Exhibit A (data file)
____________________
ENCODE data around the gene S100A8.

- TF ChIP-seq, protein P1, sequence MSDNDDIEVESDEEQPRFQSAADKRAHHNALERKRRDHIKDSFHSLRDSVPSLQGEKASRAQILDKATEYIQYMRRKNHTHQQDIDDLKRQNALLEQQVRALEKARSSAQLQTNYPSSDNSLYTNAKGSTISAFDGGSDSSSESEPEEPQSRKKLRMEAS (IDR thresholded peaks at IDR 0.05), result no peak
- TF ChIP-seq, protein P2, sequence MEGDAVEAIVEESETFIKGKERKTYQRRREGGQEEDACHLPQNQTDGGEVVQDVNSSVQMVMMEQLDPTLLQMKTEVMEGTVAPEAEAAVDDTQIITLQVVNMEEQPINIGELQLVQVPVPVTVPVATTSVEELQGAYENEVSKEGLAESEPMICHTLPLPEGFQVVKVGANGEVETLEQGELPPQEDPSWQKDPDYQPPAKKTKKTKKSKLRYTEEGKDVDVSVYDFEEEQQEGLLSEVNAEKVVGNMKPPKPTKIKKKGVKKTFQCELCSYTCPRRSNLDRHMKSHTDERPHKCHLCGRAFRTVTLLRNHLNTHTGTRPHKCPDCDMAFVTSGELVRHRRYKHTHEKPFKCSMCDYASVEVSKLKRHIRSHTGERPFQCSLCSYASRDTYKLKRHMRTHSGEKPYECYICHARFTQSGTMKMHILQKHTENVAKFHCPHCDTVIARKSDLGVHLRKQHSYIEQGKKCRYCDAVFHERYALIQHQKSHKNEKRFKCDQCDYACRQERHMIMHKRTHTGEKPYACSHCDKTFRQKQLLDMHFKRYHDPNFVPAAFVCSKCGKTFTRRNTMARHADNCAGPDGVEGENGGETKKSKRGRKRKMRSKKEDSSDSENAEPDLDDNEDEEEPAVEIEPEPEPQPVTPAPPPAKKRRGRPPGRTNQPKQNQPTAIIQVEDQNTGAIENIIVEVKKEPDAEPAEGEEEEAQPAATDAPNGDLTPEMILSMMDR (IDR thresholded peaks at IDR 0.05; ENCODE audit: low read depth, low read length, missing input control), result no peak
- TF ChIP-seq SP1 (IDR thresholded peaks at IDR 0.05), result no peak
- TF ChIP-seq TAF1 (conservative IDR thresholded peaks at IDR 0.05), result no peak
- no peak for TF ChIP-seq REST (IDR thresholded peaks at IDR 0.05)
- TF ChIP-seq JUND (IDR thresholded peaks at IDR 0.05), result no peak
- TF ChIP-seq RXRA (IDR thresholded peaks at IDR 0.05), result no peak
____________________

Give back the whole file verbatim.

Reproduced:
ENCODE data around the gene S100A8.

- TF ChIP-seq, protein P1, sequence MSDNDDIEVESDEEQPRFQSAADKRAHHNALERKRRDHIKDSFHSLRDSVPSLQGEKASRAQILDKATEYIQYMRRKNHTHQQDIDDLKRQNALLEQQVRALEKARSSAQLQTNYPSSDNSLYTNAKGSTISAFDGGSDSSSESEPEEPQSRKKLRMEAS (IDR thresholded peaks at IDR 0.05), result no peak
- TF ChIP-seq, protein P2, sequence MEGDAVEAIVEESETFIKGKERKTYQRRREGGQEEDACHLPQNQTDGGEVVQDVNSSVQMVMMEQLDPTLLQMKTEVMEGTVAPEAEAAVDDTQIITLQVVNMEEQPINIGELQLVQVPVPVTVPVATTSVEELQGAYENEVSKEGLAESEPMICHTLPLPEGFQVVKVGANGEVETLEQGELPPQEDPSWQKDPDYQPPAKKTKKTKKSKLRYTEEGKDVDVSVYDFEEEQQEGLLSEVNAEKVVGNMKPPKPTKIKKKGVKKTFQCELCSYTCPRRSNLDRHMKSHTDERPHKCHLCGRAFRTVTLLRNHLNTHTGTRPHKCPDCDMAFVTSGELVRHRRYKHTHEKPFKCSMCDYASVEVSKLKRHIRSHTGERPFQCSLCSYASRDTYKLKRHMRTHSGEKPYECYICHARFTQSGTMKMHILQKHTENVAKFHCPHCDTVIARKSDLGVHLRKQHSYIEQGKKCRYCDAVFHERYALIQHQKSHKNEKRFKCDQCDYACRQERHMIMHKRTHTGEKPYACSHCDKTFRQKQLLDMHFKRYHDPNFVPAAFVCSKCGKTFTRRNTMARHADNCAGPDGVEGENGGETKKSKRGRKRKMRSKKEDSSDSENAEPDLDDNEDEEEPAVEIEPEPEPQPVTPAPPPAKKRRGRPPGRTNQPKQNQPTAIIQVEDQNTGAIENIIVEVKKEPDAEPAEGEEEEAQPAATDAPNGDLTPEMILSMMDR (IDR thresholded peaks at IDR 0.05; ENCODE audit: low read depth, low read length, missing input control), result no peak
- TF ChIP-seq SP1 (IDR thresholded peaks at IDR 0.05), result no peak
- TF ChIP-seq TAF1 (conservative IDR thresholded peaks at IDR 0.05), result no peak
- no peak for TF ChIP-seq REST (IDR thresholded peaks at IDR 0.05)
- TF ChIP-seq JUND (IDR thresholded peaks at IDR 0.05), result no peak
- TF ChIP-seq RXRA (IDR thresholded peaks at IDR 0.05), result no peak